Workers at Cavalier were in tears at being told yesterday of the carpet maker's plan to cut 65 jobs, a machinist at one of its plants says.
The company is proposing to close its Christchurch plant and jobs will go at Whanganui.
The woollen yarn spinning operations at Napier and Whanganui will be put on a single site, at Napier, the semi-worsted yarn spinning operation in Whanganui will be scaled down, and the felted yarn operation will be moved to Whanganui.
Tony Mudgway, a machinist and First Union delegate in Whanganui, said there was a lot of emotion when news of the restructuring broke on the factory floor.
"There's a lot there that's looking at the age and saying 'who's going to employ us?'," he said.
"It's very difficult times."
The company has said the consolidation is needed because of a steep fall in demand for woollen carpet over the past decade.
Whanganui mayor Annette Main said the job losses would be a big blow to the town and could have been prevented if the manufacturer had talked to the city council first.
Ms Main told Morning Report she believed the company's reasons for the restructuring - including the size of its plant and transport issues - could be addressed and it was a shame she'd heard of the plan only yesterday.
"I understand that they needed to talk to their workers but we could have had a confidential discussion with them and we may have been able to resolve some of the reasoning around the move to Napier."
Ms Main said she was surprised the company did not talk to the council to see if it could help the carpet maker.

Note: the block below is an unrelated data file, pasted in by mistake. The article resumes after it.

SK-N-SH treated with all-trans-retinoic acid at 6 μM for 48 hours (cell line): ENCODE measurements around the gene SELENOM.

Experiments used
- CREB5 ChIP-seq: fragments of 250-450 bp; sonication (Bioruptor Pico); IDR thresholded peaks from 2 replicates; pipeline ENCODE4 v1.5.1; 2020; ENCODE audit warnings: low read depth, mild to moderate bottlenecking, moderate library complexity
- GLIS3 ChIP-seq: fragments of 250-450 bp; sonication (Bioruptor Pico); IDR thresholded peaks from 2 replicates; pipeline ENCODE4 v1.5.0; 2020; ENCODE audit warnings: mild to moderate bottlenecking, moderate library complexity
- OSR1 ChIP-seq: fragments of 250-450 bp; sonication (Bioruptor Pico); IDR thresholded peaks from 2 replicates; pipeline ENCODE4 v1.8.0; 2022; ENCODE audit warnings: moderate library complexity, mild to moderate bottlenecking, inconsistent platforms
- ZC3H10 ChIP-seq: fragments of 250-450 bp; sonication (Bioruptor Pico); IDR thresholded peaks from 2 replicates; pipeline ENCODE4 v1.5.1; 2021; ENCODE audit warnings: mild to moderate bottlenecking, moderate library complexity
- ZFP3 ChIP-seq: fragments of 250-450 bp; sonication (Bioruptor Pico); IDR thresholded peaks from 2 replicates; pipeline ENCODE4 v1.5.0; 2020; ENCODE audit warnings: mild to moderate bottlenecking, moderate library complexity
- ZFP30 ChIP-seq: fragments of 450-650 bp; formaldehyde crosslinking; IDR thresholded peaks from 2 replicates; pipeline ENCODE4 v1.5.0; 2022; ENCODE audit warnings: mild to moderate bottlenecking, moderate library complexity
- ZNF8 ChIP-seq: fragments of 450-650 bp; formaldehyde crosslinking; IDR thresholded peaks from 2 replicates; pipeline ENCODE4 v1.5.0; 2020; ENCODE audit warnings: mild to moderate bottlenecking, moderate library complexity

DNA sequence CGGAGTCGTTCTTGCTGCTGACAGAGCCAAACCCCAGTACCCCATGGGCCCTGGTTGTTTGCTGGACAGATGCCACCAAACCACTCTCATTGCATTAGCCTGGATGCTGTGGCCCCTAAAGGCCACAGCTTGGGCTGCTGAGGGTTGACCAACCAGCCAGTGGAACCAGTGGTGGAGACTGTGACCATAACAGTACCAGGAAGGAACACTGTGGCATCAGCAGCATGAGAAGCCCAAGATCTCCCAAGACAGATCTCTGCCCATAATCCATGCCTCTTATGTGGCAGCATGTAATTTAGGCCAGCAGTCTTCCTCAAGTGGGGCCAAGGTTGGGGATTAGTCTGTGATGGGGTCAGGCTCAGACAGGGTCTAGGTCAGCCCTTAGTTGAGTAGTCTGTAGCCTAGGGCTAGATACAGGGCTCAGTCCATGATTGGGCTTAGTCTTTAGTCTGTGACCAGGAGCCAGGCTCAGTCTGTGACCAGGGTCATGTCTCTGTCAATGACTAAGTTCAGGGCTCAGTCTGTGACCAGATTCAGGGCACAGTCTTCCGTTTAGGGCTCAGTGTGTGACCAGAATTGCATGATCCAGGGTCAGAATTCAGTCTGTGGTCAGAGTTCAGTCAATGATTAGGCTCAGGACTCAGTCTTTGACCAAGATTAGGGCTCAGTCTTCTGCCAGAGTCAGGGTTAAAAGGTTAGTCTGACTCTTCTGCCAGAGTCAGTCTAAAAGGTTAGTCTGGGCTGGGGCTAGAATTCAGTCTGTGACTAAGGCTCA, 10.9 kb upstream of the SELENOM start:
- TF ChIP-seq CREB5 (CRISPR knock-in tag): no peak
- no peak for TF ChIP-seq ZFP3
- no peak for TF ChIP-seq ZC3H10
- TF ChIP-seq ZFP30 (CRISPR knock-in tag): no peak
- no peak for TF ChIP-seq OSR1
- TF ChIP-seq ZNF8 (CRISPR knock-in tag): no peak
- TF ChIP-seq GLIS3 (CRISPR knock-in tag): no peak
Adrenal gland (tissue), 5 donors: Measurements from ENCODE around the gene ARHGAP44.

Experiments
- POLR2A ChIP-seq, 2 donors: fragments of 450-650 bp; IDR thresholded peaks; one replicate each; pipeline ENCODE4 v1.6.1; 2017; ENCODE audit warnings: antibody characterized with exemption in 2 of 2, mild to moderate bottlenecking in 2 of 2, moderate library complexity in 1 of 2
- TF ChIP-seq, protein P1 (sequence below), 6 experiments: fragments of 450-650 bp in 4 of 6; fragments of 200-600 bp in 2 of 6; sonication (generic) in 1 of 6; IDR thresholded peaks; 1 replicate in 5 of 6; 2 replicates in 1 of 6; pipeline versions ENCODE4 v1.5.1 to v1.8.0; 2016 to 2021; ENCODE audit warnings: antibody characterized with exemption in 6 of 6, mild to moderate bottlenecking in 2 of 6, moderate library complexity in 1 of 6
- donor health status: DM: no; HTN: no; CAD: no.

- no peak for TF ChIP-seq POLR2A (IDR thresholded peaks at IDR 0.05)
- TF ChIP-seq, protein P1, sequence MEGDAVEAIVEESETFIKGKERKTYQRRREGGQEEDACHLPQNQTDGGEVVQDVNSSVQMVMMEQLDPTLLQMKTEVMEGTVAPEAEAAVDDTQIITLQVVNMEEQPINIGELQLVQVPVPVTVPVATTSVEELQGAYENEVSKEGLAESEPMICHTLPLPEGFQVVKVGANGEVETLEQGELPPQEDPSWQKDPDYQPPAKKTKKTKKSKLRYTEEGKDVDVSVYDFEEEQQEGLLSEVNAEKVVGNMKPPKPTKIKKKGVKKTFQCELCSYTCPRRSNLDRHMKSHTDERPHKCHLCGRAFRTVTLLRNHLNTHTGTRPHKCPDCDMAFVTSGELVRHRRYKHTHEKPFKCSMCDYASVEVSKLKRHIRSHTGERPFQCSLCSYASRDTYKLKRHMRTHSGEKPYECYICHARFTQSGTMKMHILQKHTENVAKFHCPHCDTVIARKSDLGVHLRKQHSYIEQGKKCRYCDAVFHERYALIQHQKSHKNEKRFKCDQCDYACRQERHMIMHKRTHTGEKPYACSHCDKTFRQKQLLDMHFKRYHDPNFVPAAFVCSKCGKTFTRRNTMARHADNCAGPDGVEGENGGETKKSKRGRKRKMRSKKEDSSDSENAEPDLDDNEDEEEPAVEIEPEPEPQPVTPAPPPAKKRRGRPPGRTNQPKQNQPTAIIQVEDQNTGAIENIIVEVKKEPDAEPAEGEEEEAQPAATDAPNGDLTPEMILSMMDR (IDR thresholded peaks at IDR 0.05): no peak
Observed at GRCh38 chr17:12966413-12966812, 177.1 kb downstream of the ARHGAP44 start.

The council would try and talk to Cavalier about possible solutions for retaining jobs in Whanganui, she said.
Cavalier chief executive Paul Alston said it would listen to all views during consultation, but the company had already looked at consolidating its operations in Whanganui and found moving to Napier was the best option.
Mr Alston had been visiting workers in Whanganui today.
He said the company had not wanted details of the proposed restructure leaked to the media and it had commitments to the stock exchange.
Mr Alston said he would be happy to talk the mayor as part of the consultation process but was not optimistic about saving jobs at Whanganui because the plant did not have the scale required.
"We have to transport wool from our wool scour in Napier so it makes more sense to have it based next to our wool scour and also the site's big enough to accommodate our needs whereas Whanganui's not."
Mr Alston said given falling demand for wool carpets, the company has too much capacity. "We've got half-full factories, and we've got significant savings if we consolidate them on one site."